(CNN) — That last little bit of summer vacation is likely to be less relaxing than anticipated for travelers spending Labor Day weekend along the United States’ Southeast coast.
But while the Sunshine State may not receive a direct hit, dangerous storm conditions are still anticipated in Florida in the coming days. Meanwhile, Georgia, South Carolina and North Carolina are now on high alert for possible landfall later in the week.
Hurricane Dorian’s shifting path means the holiday weekend forecast looks better than anticipated in some places, but there will still be dangers for beachgoers.
“High surf and very dangerous rip currents are expected all along the East Coast from Florida up through the Carolinas through the weekend,” said CNN Senior Meteorologist Dave Hennen.
Cumberland Island National Seashore, located on the largest barrier island off the coast of Georgia, closed to the public on Saturday. Fort Frederica National Monument, located on nearby St. Simons Island, also closed on Saturday, according to a National Park Service press release.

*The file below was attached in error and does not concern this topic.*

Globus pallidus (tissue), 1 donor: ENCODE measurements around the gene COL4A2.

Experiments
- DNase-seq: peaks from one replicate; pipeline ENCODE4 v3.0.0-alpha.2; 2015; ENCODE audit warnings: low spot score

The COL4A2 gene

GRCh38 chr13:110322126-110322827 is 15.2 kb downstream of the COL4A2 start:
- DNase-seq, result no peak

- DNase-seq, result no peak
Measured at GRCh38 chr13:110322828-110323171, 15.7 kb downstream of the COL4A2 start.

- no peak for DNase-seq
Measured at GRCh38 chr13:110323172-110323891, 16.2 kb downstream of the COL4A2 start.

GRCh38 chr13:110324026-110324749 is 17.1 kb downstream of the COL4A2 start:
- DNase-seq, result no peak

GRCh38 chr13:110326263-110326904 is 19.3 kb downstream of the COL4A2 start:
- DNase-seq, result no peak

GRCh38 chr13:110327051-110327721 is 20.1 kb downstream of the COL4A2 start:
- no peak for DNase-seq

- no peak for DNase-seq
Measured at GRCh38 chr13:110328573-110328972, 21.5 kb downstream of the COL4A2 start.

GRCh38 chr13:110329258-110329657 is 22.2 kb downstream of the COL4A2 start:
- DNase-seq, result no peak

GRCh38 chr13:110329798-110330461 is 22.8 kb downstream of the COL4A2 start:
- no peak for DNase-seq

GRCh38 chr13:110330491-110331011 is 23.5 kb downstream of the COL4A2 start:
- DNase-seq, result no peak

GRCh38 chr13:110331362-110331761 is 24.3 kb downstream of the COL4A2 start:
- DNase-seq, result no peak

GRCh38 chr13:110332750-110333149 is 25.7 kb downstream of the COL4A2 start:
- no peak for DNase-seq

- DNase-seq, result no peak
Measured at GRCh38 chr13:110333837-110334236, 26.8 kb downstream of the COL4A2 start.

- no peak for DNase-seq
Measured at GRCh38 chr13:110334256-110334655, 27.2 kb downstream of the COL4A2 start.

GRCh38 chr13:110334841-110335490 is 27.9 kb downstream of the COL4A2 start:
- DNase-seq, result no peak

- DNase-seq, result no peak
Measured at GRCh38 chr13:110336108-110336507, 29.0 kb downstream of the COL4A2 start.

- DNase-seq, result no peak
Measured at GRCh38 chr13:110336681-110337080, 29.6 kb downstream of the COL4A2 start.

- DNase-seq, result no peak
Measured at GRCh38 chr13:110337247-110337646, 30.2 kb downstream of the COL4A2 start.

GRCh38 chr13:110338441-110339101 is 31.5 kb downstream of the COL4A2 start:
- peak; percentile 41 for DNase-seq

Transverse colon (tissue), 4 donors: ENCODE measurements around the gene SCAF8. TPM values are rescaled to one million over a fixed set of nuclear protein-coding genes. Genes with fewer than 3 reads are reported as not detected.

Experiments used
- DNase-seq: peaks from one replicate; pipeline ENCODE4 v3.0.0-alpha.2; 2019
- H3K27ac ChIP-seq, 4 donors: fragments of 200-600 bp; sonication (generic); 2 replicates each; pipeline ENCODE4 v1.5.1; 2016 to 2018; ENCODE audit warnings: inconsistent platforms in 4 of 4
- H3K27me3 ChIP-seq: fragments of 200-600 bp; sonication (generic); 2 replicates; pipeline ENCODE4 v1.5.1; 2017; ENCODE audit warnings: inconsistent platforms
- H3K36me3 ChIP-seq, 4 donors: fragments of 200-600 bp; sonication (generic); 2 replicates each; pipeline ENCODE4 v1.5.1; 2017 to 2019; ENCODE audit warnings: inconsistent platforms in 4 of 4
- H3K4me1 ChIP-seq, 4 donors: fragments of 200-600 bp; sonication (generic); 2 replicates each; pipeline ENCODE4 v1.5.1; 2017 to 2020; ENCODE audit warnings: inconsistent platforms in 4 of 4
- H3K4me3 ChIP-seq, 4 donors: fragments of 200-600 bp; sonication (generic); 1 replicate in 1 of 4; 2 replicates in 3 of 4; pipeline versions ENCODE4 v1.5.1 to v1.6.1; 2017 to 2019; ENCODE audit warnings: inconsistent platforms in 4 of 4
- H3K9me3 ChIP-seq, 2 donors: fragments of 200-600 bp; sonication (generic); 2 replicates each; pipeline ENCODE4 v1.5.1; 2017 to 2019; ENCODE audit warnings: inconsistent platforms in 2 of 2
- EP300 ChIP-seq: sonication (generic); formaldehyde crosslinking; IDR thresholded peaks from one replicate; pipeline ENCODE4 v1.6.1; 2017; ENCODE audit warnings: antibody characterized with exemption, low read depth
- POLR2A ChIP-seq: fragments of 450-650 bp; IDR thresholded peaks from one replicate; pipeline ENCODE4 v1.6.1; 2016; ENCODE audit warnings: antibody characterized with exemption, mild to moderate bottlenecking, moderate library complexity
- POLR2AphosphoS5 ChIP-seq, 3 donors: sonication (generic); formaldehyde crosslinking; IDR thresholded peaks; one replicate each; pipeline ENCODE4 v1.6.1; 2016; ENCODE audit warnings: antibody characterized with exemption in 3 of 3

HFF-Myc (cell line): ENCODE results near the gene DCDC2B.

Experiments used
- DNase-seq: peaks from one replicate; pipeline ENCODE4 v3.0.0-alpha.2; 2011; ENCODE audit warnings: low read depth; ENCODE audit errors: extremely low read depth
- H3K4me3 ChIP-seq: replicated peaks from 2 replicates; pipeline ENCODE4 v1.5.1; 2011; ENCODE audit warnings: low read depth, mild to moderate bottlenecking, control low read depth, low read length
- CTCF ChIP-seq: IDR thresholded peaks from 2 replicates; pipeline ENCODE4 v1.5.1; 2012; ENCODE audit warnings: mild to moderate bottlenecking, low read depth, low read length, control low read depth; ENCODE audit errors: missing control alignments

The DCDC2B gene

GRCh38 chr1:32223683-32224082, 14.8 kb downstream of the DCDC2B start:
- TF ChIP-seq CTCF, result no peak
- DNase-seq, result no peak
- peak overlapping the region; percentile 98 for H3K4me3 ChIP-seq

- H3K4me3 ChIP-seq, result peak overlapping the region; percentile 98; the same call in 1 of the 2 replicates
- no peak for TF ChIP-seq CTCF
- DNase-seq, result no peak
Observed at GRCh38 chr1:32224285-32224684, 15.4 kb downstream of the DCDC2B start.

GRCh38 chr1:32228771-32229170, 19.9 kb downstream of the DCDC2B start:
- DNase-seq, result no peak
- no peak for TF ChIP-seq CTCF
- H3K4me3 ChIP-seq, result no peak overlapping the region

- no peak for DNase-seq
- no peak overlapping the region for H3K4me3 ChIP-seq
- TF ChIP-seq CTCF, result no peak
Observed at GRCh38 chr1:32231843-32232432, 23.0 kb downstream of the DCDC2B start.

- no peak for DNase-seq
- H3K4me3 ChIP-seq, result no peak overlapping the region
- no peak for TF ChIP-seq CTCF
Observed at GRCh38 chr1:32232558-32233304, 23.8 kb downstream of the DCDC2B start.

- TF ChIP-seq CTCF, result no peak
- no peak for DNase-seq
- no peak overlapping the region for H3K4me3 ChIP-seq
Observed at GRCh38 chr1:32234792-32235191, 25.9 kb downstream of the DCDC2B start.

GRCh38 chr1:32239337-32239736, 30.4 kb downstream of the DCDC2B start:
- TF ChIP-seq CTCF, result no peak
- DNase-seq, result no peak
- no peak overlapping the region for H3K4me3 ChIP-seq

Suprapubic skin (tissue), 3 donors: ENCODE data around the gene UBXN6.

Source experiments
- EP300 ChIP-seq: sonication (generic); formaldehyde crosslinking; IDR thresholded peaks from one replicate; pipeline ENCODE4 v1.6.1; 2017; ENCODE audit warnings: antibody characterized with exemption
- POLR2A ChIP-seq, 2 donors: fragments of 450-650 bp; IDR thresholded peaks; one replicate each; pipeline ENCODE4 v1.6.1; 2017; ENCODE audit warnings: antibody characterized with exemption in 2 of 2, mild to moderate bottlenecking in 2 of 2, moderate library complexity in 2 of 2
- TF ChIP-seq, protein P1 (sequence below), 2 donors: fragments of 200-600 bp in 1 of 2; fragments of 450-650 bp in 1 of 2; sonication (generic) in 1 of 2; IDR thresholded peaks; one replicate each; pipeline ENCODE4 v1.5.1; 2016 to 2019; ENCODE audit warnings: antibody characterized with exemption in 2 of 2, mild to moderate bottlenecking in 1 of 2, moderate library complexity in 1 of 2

Both parks will remain closed until after the storm passes and the areas are deemed safe.
Hilton Head Island open for business
The island, located about 35 miles from Savannah, Georgia, is hosting about 30,000 visitors for Labor Day weekend, with hotel occupancy near 90%, Riley estimated. Holiday weekend visitors are unlikely to see much impact from the hurricane.
“At this point, we’re too early to be suggesting that people bug out. If you’re just here for the holiday weekend, the holiday weekend’s going to be fine,” Riley said.
Flights and trains
Airlines have been issuing waivers for several days to travelers headed for destinations in the storm’s projected path.
More destinations in Georgia and the Carolinas are likely to be added to airline advisories as the storm progresses northward.
Orlando International Airport will cease operations at 2 a.m. Monday local time, according to an official statement from the airport.
The storm has prompted cruise lines to modify some of their itineraries — shortening or lengthening cruises and rerouting to different ports of call.